Needing just a draw against a last-place opponent, the Americans fell from third to fifth in the six-nation qualifying group and missed the World Cup for the first time since 1986. Mexico, Costa Rica and Panama will represent the CONCACAF region, while Honduras advanced to a playoff against Australia.
Arena, a Hall of Famer who guided the 2002 and ’06 World Cup squads, said that, “despite the fact we didn’t play well in the first half, we should have still walked off that field with at least a point. We have no excuses.”
The Americans yielded two goals before halftime — an own goal by defender Omar Gonzalez and a blazing shot from great distance by Alvin Jones. Christian Pulisic scored early in the second half, but the United States missed several opportunities to pull even.
“Look at the two goals we conceded: How bizarre,” he said. “Does it get any more bizarre than that? So you are down two goals, you get a goal early in the second half and there’s plenty of time to get a second goal. We had our chances. But what can you say? Even despite conceding those two bizarre goals, we still positioned ourselves to get out of there with a point. I can’t look anywhere else except inside our team.”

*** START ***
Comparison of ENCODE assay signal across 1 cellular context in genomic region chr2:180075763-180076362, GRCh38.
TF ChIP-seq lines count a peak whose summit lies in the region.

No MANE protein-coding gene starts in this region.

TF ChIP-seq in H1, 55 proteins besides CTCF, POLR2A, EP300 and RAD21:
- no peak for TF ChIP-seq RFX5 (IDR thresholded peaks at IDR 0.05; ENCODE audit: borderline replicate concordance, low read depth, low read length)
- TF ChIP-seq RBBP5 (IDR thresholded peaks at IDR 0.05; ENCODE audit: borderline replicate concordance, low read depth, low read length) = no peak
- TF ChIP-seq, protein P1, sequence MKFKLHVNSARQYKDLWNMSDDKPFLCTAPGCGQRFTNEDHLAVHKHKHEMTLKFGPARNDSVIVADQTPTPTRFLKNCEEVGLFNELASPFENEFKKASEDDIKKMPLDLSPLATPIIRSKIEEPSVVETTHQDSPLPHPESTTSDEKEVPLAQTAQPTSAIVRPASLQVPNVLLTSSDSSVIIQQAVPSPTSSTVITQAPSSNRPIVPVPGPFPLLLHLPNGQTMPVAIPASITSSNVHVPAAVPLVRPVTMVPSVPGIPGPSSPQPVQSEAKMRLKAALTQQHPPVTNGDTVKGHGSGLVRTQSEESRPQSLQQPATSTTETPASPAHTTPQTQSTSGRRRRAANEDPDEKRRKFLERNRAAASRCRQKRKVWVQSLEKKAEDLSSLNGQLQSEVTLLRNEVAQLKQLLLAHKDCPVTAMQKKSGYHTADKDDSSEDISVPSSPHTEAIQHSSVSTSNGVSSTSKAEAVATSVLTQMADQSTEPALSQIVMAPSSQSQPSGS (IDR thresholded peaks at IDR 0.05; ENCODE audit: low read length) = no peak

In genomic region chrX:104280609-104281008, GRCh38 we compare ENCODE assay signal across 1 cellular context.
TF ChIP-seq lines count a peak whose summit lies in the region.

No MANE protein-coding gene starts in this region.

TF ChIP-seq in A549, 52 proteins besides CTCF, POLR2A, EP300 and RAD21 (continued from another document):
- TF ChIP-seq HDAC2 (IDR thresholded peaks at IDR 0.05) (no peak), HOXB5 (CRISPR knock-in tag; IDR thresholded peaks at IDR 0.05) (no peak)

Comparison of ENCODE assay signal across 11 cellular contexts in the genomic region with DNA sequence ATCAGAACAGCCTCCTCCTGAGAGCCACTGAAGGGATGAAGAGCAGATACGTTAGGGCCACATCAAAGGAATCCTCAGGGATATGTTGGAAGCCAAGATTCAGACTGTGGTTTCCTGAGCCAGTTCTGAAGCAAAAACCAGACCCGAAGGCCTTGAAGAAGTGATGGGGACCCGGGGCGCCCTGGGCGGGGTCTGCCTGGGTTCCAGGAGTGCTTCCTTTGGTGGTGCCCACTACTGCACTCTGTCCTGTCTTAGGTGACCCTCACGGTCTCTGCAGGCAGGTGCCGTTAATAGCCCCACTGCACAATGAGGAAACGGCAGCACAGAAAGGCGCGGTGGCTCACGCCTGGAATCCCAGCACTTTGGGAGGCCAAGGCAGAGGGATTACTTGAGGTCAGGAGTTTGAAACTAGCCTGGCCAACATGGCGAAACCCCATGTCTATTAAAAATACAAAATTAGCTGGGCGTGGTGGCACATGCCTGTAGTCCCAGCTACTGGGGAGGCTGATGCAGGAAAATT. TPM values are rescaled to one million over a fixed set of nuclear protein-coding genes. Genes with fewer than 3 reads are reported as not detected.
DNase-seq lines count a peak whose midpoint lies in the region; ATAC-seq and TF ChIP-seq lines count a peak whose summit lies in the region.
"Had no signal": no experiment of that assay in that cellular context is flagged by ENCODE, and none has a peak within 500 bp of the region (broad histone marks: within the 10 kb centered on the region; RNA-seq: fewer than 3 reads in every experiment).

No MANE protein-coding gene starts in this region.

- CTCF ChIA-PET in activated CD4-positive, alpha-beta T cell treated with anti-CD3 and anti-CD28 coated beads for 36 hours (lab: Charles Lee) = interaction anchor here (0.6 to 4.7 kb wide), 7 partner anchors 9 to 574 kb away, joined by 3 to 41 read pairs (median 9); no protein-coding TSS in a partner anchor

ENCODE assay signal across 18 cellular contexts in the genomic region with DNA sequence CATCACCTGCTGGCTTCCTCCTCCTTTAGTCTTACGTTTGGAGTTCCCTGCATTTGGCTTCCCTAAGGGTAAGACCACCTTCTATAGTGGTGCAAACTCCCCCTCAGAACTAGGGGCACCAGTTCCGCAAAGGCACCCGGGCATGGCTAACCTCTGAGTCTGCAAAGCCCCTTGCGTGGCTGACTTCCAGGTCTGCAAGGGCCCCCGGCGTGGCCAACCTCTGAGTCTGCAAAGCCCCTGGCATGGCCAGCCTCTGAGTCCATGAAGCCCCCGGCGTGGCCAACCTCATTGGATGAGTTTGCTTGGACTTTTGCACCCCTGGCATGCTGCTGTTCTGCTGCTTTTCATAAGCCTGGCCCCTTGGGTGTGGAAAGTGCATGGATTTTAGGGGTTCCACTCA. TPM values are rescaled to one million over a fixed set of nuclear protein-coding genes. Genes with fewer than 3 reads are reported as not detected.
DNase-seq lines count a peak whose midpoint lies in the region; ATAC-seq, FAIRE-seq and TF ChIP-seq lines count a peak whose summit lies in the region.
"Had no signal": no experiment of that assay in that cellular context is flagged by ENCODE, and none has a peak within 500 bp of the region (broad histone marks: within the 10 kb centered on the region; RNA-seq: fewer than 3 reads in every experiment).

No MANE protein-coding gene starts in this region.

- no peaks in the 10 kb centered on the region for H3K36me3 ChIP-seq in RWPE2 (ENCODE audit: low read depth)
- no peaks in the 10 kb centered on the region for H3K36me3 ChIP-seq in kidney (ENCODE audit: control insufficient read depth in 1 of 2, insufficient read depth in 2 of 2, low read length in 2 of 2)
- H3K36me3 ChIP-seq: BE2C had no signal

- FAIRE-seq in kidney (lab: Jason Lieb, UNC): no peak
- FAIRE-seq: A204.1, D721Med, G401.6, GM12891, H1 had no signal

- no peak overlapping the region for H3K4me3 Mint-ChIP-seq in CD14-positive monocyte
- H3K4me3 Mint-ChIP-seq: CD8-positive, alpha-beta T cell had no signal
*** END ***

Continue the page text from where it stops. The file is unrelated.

Asked whether he has second-guessed himself about using the same lineup that started in the 4-0 victory over Panama four days earlier, Arena responded forcefully.
“You can lay all the [stuff] you want on the thing,” he said. “You can say I could’ve played this guy, that guy, and then you’d come back the next day if we had lost and said, ‘Why did you make those changes and play those guys?’